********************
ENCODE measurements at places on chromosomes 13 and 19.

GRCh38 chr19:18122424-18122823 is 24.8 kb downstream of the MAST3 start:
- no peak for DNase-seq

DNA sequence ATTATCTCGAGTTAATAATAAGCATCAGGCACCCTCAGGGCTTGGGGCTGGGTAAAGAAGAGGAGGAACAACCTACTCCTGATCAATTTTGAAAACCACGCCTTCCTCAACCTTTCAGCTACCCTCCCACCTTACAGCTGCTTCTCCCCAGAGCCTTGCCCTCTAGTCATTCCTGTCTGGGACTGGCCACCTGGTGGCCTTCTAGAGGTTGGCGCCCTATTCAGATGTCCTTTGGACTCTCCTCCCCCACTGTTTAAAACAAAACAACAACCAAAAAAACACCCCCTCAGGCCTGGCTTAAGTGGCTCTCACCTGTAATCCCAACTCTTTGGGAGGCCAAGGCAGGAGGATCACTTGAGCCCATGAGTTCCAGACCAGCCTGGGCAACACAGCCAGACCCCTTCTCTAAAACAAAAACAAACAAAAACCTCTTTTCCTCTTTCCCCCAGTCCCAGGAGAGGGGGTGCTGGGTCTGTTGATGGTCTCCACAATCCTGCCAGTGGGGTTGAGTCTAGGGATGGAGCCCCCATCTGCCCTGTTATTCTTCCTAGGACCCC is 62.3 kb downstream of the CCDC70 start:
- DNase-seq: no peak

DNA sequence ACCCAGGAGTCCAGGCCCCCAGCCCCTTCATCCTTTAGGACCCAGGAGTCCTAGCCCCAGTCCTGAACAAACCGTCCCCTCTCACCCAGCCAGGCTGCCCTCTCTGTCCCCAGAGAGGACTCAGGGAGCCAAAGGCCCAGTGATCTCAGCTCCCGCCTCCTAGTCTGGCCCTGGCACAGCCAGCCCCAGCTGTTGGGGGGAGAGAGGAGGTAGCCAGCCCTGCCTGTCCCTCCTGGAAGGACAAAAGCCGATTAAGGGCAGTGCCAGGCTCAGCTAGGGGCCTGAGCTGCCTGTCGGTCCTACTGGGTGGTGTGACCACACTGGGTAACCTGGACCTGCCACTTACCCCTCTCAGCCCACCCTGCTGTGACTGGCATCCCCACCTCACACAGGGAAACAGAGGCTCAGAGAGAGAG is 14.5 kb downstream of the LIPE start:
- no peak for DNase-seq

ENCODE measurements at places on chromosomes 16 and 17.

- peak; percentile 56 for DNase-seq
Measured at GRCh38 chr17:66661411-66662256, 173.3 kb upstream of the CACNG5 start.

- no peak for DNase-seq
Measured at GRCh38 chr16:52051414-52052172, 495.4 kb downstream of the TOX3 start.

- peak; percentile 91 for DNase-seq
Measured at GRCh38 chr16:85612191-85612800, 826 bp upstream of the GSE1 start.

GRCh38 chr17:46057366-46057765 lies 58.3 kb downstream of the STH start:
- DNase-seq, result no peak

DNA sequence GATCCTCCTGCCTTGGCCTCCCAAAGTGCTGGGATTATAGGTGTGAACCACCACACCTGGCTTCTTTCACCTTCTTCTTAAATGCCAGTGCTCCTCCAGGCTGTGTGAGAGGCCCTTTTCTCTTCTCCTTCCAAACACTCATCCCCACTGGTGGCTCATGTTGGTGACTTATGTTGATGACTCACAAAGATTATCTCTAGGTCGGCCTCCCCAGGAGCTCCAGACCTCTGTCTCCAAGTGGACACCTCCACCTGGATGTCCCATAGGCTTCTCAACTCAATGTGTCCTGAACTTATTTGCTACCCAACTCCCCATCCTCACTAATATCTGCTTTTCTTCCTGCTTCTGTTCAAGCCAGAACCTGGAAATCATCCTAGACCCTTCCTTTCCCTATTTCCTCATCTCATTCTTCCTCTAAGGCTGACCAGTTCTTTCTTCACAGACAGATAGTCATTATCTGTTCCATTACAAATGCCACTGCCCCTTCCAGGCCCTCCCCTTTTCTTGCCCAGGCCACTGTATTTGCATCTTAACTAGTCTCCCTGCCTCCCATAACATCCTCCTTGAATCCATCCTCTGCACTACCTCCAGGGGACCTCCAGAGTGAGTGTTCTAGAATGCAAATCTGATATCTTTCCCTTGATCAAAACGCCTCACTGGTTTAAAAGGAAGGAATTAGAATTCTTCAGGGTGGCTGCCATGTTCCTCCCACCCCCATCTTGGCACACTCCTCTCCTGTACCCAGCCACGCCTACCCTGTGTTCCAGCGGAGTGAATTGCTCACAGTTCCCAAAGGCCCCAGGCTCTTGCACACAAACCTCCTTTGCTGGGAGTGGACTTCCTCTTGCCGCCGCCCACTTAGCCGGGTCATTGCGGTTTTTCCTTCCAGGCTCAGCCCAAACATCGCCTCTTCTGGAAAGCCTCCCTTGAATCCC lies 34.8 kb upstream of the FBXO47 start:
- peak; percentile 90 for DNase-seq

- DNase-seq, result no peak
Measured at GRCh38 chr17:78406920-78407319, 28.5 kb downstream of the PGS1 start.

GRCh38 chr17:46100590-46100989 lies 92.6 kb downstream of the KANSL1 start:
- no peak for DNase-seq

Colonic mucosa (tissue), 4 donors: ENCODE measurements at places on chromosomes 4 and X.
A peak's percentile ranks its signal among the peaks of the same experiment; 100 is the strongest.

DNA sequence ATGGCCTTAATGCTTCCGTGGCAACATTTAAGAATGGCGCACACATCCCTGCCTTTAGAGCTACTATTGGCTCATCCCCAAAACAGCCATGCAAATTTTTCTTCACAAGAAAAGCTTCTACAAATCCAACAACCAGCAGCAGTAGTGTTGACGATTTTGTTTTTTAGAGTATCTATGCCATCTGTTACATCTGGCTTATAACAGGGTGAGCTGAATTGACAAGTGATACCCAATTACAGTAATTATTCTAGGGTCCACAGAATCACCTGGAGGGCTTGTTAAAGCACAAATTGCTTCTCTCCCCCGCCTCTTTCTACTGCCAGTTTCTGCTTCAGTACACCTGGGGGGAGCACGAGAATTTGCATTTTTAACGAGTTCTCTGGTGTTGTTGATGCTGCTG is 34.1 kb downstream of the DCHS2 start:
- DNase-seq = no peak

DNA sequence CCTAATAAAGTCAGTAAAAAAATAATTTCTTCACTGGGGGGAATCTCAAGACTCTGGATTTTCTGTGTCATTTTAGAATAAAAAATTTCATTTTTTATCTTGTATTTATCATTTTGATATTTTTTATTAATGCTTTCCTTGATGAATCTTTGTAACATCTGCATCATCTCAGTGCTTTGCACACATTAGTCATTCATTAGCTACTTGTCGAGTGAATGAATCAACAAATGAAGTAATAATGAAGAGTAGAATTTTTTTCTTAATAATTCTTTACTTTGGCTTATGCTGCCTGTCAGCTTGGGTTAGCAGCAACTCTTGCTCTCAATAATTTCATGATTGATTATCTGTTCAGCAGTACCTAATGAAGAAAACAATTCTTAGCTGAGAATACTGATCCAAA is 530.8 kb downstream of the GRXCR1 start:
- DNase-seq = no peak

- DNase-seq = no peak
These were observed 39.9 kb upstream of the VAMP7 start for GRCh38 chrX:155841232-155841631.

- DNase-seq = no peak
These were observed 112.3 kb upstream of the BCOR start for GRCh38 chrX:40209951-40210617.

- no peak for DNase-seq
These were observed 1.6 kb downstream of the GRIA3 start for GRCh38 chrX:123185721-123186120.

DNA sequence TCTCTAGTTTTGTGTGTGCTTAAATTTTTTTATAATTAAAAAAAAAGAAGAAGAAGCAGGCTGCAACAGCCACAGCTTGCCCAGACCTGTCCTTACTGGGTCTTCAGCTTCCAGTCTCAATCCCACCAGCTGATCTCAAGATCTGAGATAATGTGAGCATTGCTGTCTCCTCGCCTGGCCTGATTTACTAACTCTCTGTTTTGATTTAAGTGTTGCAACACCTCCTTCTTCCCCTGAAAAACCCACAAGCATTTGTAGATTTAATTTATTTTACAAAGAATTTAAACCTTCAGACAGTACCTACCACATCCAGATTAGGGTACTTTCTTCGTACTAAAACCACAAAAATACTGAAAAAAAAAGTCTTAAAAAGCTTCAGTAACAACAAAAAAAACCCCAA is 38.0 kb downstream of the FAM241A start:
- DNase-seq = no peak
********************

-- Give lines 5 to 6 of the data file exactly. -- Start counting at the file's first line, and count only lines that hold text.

- DNase-seq: no peak

DNA sequence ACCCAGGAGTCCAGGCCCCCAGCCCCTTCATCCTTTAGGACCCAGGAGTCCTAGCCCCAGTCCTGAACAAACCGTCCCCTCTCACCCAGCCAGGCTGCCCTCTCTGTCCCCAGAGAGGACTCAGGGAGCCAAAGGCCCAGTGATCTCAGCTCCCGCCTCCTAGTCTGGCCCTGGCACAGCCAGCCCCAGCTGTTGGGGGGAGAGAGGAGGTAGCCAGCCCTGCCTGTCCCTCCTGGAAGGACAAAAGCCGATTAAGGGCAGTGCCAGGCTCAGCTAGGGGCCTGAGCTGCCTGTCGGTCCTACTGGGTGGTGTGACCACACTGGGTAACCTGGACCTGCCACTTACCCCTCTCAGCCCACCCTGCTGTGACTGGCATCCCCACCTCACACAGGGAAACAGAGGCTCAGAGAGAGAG is 14.5 kb downstream of the LIPE start: